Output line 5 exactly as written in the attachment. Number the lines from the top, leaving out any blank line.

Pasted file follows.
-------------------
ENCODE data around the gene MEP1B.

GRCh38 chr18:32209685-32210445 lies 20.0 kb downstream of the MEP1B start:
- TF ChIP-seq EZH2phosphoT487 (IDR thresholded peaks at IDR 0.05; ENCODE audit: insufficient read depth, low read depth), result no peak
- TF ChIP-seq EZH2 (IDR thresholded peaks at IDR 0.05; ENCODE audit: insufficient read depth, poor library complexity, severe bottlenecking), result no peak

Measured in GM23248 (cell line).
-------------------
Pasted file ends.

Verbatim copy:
Measured in GM23248 (cell line).